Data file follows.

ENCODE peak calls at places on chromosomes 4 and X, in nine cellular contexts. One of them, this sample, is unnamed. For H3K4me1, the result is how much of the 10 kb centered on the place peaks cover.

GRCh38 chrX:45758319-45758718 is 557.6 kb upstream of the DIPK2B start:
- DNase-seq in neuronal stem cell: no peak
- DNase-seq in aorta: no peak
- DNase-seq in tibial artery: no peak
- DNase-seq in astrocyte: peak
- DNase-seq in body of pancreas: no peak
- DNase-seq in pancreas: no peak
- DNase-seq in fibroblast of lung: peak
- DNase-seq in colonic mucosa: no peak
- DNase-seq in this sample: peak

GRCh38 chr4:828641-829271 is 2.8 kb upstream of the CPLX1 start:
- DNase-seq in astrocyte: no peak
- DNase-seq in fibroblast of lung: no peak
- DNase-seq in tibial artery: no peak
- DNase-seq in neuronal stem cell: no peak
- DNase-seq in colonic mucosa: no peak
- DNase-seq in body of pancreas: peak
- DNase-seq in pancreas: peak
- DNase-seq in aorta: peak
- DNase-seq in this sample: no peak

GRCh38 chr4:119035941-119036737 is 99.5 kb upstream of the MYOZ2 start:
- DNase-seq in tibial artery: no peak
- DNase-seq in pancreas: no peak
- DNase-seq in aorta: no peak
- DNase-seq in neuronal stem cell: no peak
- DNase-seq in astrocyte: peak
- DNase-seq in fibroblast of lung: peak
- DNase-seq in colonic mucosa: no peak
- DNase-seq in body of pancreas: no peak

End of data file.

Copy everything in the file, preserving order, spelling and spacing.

ENCODE peak calls at places on chromosomes 4 and X, in nine cellular contexts. One of them, this sample, is unnamed. For H3K4me1, the result is how much of the 10 kb centered on the place peaks cover.

GRCh38 chrX:45758319-45758718 is 557.6 kb upstream of the DIPK2B start:
- DNase-seq in neuronal stem cell: no peak
- DNase-seq in aorta: no peak
- DNase-seq in tibial artery: no peak
- DNase-seq in astrocyte: peak
- DNase-seq in body of pancreas: no peak
- DNase-seq in pancreas: no peak
- DNase-seq in fibroblast of lung: peak
- DNase-seq in colonic mucosa: no peak
- DNase-seq in this sample: peak

GRCh38 chr4:828641-829271 is 2.8 kb upstream of the CPLX1 start:
- DNase-seq in astrocyte: no peak
- DNase-seq in fibroblast of lung: no peak
- DNase-seq in tibial artery: no peak
- DNase-seq in neuronal stem cell: no peak
- DNase-seq in colonic mucosa: no peak
- DNase-seq in body of pancreas: peak
- DNase-seq in pancreas: peak
- DNase-seq in aorta: peak
- DNase-seq in this sample: no peak

GRCh38 chr4:119035941-119036737 is 99.5 kb upstream of the MYOZ2 start:
- DNase-seq in tibial artery: no peak
- DNase-seq in pancreas: no peak
- DNase-seq in aorta: no peak
- DNase-seq in neuronal stem cell: no peak
- DNase-seq in astrocyte: peak
- DNase-seq in fibroblast of lung: peak
- DNase-seq in colonic mucosa: no peak
- DNase-seq in body of pancreas: no peak